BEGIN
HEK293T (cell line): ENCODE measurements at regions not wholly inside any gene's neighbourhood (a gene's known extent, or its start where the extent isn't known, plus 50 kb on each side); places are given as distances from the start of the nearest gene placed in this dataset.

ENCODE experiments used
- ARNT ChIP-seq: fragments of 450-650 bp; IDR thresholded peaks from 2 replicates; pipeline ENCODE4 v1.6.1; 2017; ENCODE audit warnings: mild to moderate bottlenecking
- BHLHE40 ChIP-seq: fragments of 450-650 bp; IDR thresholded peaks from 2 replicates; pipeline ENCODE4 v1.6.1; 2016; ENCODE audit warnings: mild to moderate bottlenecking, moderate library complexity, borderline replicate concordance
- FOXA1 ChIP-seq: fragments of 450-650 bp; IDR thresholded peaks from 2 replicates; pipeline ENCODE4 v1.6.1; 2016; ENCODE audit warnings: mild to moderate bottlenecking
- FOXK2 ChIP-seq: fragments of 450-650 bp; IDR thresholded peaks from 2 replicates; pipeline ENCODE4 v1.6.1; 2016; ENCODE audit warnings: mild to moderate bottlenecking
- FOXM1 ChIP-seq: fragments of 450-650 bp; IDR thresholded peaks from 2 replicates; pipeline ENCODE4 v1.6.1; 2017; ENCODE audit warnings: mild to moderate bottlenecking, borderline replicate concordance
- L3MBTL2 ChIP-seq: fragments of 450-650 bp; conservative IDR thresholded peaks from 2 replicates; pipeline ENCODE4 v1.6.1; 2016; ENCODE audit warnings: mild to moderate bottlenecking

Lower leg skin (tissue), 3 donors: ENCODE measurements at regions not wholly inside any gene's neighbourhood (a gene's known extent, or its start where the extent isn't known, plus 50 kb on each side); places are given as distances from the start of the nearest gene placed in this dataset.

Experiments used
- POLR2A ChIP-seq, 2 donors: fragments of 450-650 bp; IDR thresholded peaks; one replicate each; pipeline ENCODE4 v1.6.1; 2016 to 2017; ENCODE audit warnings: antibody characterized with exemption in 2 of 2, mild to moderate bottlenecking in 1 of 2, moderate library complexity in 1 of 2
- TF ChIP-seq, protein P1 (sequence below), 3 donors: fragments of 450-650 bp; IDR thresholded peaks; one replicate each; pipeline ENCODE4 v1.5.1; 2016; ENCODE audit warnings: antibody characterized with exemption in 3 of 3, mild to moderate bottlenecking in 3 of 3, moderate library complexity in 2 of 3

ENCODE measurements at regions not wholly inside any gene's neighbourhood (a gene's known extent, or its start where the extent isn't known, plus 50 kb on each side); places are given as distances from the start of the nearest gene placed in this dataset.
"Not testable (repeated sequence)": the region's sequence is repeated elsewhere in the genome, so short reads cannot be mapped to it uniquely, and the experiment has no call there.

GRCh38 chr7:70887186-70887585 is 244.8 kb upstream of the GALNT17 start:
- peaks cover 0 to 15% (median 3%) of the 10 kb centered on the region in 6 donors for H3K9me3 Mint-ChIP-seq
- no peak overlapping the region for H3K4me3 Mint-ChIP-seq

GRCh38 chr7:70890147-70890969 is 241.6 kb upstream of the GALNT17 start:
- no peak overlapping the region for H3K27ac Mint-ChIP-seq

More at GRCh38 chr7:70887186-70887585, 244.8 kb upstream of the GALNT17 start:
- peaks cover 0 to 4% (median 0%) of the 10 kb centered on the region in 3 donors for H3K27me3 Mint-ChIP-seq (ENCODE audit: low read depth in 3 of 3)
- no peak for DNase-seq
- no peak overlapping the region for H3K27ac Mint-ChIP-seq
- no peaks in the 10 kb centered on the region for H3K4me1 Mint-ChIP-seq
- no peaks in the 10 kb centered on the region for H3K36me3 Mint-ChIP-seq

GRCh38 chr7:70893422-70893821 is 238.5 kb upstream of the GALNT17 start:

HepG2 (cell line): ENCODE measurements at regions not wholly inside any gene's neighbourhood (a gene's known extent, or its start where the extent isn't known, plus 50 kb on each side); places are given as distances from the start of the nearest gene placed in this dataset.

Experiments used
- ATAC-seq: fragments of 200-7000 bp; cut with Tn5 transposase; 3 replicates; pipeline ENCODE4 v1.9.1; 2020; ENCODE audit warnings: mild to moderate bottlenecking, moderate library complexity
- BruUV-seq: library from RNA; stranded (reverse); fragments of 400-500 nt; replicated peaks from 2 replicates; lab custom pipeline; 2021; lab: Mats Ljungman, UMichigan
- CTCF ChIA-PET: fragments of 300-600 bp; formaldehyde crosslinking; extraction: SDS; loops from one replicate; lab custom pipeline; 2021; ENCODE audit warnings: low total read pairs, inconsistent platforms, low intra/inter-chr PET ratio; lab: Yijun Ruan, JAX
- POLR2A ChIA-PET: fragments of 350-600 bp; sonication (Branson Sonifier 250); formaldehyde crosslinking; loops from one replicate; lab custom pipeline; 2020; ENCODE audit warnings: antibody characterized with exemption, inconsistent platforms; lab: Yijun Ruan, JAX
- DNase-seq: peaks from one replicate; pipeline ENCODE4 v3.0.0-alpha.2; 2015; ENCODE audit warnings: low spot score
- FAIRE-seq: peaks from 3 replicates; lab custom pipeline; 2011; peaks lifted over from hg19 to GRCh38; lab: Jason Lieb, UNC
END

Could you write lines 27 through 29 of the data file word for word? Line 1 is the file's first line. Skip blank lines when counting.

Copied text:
HepG2 (cell line): ENCODE measurements at regions not wholly inside any gene's neighbourhood (a gene's known extent, or its start where the extent isn't known, plus 50 kb on each side); places are given as distances from the start of the nearest gene placed in this dataset.

Experiments used
- ATAC-seq: fragments of 200-7000 bp; cut with Tn5 transposase; 3 replicates; pipeline ENCODE4 v1.9.1; 2020; ENCODE audit warnings: mild to moderate bottlenecking, moderate library complexity